Regrouping at the feed station I took on fuel and joined the main group to cover the 23 miles to the next timed section.  I sheltered in the pack and tried to recover at the feed station before timed section 2,  a 10.1 mile rolling gravel segment.

When we arrived organizers held all the riders to ensure the road ahead was clear.  It was an opportunity to take in the scenery and to meet Matthew (Matt) Busche and ex pro and all round nice guy with seriously wicked hair.  He may be retired but boy did he pass me like I was standing still.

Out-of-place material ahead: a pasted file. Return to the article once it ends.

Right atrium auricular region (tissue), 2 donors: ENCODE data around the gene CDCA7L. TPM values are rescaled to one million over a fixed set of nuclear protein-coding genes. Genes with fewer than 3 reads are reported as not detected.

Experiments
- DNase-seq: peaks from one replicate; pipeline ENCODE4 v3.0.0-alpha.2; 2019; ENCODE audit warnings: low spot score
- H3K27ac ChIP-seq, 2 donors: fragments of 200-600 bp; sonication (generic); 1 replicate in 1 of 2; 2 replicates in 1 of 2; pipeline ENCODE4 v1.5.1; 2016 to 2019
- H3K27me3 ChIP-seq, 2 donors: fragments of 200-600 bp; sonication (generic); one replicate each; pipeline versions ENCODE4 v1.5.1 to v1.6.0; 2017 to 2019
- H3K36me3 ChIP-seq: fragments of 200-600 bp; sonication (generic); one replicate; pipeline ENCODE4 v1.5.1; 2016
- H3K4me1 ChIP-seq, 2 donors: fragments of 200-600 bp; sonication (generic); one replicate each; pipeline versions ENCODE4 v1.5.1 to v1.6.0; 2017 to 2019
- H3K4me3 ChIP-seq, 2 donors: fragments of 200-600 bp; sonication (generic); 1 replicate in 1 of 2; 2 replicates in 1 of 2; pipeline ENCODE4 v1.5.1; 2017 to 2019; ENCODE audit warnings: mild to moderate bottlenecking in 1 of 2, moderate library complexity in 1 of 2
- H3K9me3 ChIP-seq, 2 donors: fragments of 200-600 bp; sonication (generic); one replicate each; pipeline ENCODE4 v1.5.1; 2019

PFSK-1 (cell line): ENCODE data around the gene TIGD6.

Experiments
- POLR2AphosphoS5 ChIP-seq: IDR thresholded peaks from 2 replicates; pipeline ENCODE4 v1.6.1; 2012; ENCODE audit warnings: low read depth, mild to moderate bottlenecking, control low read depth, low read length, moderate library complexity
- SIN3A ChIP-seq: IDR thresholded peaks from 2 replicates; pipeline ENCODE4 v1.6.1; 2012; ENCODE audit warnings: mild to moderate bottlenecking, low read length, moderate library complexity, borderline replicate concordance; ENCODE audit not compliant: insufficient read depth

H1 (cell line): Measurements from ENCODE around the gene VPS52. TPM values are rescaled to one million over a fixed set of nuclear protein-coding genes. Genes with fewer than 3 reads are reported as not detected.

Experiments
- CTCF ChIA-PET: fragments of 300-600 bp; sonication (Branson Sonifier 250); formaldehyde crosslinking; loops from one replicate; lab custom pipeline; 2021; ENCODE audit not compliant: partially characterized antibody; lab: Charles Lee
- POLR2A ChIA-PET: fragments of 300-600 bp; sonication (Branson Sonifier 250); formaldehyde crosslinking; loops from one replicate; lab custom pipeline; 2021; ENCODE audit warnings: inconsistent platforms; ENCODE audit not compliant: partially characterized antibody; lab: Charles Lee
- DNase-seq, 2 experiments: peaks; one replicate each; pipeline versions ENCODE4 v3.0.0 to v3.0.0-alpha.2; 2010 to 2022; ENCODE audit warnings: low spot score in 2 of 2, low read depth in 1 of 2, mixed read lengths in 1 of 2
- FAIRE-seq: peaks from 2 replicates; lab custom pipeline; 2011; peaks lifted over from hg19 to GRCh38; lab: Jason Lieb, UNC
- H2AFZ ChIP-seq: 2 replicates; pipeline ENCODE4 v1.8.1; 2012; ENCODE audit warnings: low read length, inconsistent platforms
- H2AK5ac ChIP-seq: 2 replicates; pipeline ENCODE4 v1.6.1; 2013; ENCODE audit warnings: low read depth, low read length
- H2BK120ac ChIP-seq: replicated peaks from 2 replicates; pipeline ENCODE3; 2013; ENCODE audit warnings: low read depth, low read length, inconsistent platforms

I thought the group might ride together with the  GC contenders attacking once a rhythm had been established.  I was wrong.  It might have been different if the group had started together but everyone left in a staggered formation which meant a group needed to form.  My strategy was to wait for the train and jump on.  Well it would have been a good strategy if it had worked but right from the line the group exploded as everyone went full gas.  It was an unorganized mess and I found myself isolated and chasing as riders all around me buried themselves or went backwards.  I eyeballed my power meter and knew I had to establish a steady state pace and ignore the mellay around me.  Getting myself under control and riding within myself I slowly joined up with a small group of riders.  Over the next few miles the group swelled as individuals joined and as a group we brought back others.  Soon we become the second group on the road.  Mission accomplished I was in a strong group.